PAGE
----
In what is just under two weeks, Northern Ireland has seen a tremendous amount of journalistic and political activity since the announcement by the PSNI’s Chief Constable that he suspected the IRA was behind the UK’s biggest bank robbery.
Although Sinn Fein was emphatic from the beginning that the announcement was politically motivated, commentators were quick seize on the indirect nature of the IRA’s denial. The SDLP asked, given the areas in which the operations took place, who else could it be?
At first most nationalist commentators stayed onside with the Sinn Fein line, with others taking a variety of positions. But, pressure was building, firstly on the fringes, with a questioning of the media’s general reluctance to put Sinn Fein on the spot. Then the weekend brought a remarkable change in tone – particularly in Kevin Toolis’s question as to which “political dunderhead on the IRA Army Council” was responsible for authorising an action that would inevitably bring fingers pointing back at the Republican movement.
Others began to question the terms of reference of Sinn Fein’s substantial democratic mandate. One interesting, but so far fruitless, twist in the road was the idea that an ex British soldier may have done it. Even steadfast supporters of Sinn Fein’s role in the peace process began to question why the governments were still talking to them?
Finally the taoiseach backed Hugh Orde’s accusations. There were other accusations that gross inefficiencies in the police response, were the direct result of political concessions extracted from the British government by Sinn Fein. The Economist noted concerns that the party and the IRA were playing the same game in parallel.
With the body politic in semi-shock, only a few were prepared to speculate on what the governments’ next step might be. The Guardian, appeared to turn its back on Sinn Fein. Tony Blair questioned whether Sinn Fein was providing political cover for the robbery.
The credibility vacuum, caused by the lack of hard evidence, actually seemed to play against Sinn Fein. Tom Kelly used the metaphor of monkeys and organ grinders to describe their relationship with the IRA. Despite concerns about dangers of losing the principle of innocent until proven guilty, or the party’s impressive mandate, the critics kept the floor.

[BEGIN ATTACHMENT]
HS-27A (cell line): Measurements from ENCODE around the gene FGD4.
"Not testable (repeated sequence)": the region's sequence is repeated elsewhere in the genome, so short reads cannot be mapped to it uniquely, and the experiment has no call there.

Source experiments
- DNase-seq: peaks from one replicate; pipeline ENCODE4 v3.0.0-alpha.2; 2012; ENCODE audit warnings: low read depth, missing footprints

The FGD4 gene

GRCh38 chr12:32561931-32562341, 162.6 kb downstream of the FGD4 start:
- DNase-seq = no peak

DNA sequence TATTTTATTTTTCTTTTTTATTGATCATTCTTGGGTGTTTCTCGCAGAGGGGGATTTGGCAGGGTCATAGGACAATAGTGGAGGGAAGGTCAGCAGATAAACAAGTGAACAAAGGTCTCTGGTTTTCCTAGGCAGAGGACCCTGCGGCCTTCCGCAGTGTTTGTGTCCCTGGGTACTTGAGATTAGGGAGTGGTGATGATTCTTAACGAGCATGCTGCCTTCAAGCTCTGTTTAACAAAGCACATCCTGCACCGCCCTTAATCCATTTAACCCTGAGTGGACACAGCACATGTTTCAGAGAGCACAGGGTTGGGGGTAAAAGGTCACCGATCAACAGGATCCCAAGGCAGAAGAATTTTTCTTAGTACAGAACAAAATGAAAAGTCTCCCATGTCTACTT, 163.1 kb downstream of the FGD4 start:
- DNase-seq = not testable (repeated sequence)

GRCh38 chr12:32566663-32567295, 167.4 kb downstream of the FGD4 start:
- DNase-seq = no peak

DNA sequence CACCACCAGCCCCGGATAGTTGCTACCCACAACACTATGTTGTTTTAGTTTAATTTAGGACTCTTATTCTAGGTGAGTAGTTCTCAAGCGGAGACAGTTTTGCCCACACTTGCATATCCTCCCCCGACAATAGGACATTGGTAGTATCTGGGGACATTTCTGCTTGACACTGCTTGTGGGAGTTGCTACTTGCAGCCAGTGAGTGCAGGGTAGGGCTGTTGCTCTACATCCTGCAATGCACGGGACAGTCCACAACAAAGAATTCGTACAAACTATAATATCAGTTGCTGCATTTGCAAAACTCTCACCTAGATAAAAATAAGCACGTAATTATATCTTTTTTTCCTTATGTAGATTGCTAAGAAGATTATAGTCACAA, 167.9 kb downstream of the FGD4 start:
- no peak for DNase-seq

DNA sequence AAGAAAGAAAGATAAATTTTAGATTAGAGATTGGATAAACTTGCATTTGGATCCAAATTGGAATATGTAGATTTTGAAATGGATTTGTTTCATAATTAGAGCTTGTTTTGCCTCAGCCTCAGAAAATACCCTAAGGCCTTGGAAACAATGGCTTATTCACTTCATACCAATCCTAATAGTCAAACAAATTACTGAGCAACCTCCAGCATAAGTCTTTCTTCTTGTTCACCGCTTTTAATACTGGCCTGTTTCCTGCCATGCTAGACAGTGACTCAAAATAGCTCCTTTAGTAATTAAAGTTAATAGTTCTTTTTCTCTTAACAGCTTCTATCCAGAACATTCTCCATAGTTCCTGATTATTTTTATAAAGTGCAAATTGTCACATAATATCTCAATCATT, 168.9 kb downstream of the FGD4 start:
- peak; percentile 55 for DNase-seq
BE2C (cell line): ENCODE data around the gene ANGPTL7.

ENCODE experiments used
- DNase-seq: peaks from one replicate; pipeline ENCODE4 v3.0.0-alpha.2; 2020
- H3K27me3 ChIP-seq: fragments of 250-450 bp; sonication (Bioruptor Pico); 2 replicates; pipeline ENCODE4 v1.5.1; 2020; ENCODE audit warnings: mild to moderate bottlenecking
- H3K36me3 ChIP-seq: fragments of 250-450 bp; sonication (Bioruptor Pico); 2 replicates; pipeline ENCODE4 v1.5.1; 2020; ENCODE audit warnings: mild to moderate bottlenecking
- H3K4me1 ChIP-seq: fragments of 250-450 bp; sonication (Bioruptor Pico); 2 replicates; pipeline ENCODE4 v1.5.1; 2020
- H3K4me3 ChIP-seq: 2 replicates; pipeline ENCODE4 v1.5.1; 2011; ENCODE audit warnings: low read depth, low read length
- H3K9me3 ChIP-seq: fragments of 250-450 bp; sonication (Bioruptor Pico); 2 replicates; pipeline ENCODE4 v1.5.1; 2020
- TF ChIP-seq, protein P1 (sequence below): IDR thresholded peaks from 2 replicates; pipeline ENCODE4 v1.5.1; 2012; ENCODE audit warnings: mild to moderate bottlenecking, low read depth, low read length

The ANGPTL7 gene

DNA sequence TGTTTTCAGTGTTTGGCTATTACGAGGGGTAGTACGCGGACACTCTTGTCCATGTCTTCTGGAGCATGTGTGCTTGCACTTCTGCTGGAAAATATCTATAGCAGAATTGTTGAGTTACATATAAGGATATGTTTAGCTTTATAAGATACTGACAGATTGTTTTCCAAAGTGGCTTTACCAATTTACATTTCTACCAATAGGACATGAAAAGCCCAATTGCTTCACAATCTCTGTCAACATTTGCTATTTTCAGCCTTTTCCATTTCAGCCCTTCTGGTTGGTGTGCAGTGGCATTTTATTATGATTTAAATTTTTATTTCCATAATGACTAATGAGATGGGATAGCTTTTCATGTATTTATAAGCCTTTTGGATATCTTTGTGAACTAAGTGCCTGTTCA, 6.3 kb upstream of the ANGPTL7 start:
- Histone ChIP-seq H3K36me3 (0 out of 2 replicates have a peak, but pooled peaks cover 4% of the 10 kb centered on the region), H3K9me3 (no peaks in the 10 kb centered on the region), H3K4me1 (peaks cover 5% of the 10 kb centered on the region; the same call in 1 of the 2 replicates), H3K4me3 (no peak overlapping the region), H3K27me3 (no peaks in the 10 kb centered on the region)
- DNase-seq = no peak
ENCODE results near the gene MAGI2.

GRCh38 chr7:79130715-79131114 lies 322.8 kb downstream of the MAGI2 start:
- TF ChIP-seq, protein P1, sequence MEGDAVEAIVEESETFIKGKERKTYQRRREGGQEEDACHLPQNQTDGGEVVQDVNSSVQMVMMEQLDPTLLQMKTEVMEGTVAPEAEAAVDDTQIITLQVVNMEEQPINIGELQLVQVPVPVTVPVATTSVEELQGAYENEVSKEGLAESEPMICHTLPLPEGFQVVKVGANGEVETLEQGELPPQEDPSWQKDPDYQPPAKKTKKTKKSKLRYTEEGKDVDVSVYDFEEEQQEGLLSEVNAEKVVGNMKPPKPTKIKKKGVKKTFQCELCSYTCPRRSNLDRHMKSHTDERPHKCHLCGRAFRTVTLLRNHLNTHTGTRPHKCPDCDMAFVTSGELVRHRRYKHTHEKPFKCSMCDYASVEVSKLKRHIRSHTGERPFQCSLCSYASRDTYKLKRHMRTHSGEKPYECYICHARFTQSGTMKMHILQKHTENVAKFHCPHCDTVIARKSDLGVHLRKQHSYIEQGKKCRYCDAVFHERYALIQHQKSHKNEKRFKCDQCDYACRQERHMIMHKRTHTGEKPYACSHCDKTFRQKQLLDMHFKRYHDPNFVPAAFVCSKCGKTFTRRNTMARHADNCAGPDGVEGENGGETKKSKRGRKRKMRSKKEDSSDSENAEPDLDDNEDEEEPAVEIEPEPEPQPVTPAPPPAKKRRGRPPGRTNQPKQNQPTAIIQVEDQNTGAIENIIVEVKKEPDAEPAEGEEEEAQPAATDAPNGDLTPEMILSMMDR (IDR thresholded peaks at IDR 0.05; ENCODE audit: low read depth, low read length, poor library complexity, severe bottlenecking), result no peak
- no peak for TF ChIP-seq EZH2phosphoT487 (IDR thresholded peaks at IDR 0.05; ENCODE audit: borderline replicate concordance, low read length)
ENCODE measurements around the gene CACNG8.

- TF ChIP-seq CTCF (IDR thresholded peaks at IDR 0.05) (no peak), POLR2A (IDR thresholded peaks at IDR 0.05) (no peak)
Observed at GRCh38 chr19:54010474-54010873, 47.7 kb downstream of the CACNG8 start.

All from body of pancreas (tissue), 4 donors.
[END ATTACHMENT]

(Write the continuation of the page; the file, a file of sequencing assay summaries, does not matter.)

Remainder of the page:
One argued that if literally read, Sinn Fein’s mandate meant a majority of Catholics voted for bank robbery as a legitimate act. Most worryingly for Sinn Fein, the party’s most eloquent independent adovate, Brian Feeney, argued that Sinn Fein cannot expect to re-enter the process until its armed wing is stood down.
In the Irish Times, Fionnuala O’Connor noted that the party had not even begun to prepare its constituency for peace, but hoped “some dual-purpose Provos [will] hear how bad they sound”. In the same paper, Republican commentator Anthony McIntyre argued that the only thing sustaining the IRA’s existence, is the peace process itself.
As the week went on we saw some of the humour which was such a feature in the US election, with mock emails, forged bank notes and film trailers hitting inboxes in Northern Ireland and further afield – with Sinn Fein the consistent butt of all the jokes.
Unionists called for the process to move on without Sinn Fein, and in some quarters of the SDLP there were signs that message might find a credible answer.
And so the party continues. As yet, there is little sign of any tangible public evidence of IRA authorship of the raid arising. Nor indeed, any sign of a credible defence from Sinn Fein over the many questions raised by the crisis – not least its apparently anomalous position viz a viz law and order.
As reader James from Silicon Valley might put it: party on!
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